Benefits of tourism grant programme spread throughout England

Benefits of tourism grant programme spread throughout England

A £40 million Discover England fund has been distributed to ensure England stays competitive in the global tourism industry. Debbie Ward finds out what the grant recipients will bring to the market.

The final phase of a three-year Discover England project, designed to ensure England’s tourism industry stays competitive on the world stage, is underway. Launched in 2015, the government-backed fund is worth £40 million and is administered by VisitEngland.

The funding allocation process was staged over three years. In year one, £6.5 million was available for small-scale pilot projects, with activities delivered by March 2017. In year two, £11.5 million was available for small-scale pilot projects, with activities to be delivered by March 2018. Applications have now closed for the third stage – £22 million for large-scale collaborative projects to be delivered between 2017 and 2019.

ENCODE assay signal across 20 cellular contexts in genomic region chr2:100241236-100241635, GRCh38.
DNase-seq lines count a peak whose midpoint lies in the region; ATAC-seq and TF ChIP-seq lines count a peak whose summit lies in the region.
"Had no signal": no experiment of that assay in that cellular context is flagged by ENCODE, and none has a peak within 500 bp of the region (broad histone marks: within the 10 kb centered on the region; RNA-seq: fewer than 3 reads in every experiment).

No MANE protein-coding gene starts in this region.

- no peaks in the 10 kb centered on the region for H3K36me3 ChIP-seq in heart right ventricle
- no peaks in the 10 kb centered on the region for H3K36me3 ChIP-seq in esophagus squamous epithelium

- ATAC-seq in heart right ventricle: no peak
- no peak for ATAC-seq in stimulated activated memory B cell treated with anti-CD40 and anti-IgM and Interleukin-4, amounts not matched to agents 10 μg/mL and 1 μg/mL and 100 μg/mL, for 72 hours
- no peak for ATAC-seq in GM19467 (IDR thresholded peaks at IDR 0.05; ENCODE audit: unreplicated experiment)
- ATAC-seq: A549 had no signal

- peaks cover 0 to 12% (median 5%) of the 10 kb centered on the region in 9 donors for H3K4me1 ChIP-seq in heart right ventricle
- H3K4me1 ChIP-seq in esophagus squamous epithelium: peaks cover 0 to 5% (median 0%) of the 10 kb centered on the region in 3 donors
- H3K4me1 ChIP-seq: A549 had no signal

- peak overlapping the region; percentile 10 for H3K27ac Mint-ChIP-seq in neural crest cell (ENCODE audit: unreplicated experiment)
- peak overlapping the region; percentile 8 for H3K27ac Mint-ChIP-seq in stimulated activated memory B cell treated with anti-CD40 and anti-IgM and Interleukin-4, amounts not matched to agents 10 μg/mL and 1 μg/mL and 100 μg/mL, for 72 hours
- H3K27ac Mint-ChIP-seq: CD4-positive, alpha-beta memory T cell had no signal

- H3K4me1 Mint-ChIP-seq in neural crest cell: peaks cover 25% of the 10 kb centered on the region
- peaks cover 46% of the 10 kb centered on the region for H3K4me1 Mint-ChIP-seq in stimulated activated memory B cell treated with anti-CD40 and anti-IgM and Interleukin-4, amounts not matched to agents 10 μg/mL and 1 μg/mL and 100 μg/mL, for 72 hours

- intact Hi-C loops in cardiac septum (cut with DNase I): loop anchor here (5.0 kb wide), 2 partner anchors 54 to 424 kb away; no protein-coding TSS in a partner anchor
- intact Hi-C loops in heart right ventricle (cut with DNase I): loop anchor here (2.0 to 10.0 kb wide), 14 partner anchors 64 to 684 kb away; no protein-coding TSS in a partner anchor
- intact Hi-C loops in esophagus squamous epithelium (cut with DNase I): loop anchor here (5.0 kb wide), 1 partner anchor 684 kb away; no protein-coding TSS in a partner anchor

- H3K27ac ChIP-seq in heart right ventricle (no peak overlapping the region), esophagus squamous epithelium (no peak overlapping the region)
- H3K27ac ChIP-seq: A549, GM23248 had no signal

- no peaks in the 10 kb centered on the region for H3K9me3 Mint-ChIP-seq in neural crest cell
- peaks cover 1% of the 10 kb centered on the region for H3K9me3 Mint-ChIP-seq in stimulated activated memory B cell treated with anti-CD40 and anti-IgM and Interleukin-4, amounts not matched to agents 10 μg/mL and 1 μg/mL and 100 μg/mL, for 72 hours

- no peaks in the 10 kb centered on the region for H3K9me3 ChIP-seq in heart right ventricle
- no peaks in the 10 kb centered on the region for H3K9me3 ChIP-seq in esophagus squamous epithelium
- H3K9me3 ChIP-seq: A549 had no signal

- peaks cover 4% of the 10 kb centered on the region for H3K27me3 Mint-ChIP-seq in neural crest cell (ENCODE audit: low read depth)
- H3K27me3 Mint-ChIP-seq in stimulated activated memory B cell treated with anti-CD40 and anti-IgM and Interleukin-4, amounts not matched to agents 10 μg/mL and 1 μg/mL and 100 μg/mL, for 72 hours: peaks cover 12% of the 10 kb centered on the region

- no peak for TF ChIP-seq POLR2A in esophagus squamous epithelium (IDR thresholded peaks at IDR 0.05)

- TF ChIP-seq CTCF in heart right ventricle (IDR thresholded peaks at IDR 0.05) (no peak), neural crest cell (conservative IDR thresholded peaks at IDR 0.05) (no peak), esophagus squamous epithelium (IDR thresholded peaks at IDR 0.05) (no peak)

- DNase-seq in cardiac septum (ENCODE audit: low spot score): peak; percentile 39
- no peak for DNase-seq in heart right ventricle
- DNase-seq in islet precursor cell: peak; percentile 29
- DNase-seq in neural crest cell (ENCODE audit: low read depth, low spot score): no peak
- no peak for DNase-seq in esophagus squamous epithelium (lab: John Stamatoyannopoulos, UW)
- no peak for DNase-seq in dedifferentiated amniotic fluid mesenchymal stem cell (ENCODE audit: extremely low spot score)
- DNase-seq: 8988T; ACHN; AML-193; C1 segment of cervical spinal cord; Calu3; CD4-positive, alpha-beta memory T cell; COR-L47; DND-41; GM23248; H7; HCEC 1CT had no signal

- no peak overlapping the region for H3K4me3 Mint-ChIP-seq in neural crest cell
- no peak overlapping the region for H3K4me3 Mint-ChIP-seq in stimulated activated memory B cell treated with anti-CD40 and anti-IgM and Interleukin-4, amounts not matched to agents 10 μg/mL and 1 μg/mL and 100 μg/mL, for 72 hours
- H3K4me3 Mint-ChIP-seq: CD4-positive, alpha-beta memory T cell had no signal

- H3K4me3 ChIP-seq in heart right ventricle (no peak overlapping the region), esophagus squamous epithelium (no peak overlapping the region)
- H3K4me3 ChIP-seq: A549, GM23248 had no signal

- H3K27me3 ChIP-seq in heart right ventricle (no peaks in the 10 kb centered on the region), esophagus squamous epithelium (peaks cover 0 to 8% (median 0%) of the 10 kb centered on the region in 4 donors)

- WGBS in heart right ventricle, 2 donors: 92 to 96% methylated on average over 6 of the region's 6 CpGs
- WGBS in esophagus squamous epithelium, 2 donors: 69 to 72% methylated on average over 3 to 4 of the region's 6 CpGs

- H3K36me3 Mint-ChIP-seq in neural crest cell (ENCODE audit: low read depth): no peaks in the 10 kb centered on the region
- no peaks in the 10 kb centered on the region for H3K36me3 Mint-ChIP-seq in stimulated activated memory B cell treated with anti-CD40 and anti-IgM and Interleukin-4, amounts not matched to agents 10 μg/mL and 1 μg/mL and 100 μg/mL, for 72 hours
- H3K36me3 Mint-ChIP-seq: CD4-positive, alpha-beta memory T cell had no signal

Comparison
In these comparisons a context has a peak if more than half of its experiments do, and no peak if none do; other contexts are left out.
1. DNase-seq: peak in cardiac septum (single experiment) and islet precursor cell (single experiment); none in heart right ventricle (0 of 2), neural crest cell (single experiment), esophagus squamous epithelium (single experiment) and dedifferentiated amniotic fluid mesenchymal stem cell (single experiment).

Eight large collaborative projects have now been announced, with successful applicants chosen for their ability to develop world-class bookable English tourism products that respond to international customer demand. A thematic approach and regional collaboration were also key drivers of successful grant bids. And the projects will address the perennial challenge of pushing interest beyond London, which currently accounts for 54% of international visitor spend.

New relationships are already being forged between attractions and regions. Engagement with trade partners will also be vital, says Lyndsey Swift, VisitEngland’s head of England planning and delivery. “That’s where the sustainability will come from. The trade are a key conduit in these projects – embedded in [the grant] criteria is a need to work with distributors.”

The fund is also proving “a catalyst to make the private sector react more quickly to develop more offers for international visitors,” she says.

One of the first multi-destination tie-ups to be announced was England’s Historic Cities. It presents stories and characters in 15 of England’s great cities to US visitors as one themed product, supported by rail-linked itineraries
and a hub suggesting places to eat, trips and tours.

From parks to coasts